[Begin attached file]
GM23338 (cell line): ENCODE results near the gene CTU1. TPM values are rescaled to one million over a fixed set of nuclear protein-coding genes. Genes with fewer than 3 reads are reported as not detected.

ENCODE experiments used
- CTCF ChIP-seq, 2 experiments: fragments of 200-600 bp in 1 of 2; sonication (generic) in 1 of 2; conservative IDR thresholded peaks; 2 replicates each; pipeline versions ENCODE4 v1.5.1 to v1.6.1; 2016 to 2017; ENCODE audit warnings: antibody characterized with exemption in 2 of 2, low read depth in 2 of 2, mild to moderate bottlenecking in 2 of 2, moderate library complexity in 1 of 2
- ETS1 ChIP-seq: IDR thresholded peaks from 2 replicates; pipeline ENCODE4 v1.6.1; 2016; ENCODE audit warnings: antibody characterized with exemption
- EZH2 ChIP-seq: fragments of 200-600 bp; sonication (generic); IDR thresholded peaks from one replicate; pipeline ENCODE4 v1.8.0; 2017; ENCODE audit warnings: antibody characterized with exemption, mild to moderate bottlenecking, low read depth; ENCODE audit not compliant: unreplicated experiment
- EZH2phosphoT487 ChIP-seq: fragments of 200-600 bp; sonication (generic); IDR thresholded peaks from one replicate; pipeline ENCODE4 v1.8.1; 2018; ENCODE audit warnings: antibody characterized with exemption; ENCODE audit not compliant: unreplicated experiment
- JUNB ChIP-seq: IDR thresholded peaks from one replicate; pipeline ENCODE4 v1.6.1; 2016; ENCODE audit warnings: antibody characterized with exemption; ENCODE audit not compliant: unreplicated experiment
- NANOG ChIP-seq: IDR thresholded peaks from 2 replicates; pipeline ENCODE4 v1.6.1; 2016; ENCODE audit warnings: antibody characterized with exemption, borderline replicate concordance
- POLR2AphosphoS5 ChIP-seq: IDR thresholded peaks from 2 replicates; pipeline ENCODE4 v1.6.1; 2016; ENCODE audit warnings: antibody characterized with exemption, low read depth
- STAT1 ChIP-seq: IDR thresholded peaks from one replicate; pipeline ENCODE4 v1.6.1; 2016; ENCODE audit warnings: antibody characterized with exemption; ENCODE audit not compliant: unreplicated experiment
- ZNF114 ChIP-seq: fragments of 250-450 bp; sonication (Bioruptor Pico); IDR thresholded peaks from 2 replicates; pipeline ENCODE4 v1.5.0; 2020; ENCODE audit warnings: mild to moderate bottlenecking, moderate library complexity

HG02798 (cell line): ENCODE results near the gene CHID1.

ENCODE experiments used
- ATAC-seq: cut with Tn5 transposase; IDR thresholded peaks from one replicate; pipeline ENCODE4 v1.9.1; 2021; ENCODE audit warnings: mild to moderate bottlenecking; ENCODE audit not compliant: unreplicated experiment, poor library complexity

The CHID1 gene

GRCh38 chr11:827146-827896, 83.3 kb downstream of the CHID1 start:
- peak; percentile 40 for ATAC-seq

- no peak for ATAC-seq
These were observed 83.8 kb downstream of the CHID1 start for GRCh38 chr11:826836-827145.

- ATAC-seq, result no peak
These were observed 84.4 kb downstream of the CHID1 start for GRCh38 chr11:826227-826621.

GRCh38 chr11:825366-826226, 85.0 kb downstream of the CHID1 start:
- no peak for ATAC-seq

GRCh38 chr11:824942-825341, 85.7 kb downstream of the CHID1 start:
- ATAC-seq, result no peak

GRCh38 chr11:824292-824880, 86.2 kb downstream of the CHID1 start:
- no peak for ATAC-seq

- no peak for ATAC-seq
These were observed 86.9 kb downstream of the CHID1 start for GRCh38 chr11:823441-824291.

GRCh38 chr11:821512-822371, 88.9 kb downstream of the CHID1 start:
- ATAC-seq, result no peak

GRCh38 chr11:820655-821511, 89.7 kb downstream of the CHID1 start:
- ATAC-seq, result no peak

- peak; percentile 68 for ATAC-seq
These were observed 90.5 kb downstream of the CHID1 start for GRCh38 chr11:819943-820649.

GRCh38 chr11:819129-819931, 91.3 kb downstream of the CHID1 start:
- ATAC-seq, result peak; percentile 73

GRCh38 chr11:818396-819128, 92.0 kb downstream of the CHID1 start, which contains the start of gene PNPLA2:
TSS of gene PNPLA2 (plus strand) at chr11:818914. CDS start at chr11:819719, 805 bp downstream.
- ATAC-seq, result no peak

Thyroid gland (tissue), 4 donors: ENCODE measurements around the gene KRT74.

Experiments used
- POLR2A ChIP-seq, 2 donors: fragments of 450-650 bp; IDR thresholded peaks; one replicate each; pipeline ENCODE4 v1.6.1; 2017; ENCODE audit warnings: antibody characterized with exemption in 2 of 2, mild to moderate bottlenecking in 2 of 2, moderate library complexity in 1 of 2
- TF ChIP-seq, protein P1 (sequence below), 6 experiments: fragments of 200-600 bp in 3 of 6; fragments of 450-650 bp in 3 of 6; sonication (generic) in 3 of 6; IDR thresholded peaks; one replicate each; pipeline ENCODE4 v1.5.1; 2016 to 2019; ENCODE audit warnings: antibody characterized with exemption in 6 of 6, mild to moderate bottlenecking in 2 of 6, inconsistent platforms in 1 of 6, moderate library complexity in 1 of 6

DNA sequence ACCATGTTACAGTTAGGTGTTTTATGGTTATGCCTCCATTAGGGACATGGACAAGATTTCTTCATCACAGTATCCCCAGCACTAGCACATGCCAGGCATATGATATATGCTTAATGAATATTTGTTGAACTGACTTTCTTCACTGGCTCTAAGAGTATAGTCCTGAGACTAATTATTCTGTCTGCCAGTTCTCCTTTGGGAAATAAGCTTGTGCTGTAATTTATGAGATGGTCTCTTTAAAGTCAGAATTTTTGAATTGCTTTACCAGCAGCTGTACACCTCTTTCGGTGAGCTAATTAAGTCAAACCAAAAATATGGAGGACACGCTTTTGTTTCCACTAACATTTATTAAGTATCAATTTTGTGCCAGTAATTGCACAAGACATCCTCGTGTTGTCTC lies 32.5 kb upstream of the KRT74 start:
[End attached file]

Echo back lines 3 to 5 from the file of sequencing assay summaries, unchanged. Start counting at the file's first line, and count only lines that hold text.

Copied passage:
- CTCF ChIP-seq, 2 experiments: fragments of 200-600 bp in 1 of 2; sonication (generic) in 1 of 2; conservative IDR thresholded peaks; 2 replicates each; pipeline versions ENCODE4 v1.5.1 to v1.6.1; 2016 to 2017; ENCODE audit warnings: antibody characterized with exemption in 2 of 2, low read depth in 2 of 2, mild to moderate bottlenecking in 2 of 2, moderate library complexity in 1 of 2
- ETS1 ChIP-seq: IDR thresholded peaks from 2 replicates; pipeline ENCODE4 v1.6.1; 2016; ENCODE audit warnings: antibody characterized with exemption
- EZH2 ChIP-seq: fragments of 200-600 bp; sonication (generic); IDR thresholded peaks from one replicate; pipeline ENCODE4 v1.8.0; 2017; ENCODE audit warnings: antibody characterized with exemption, mild to moderate bottlenecking, low read depth; ENCODE audit not compliant: unreplicated experiment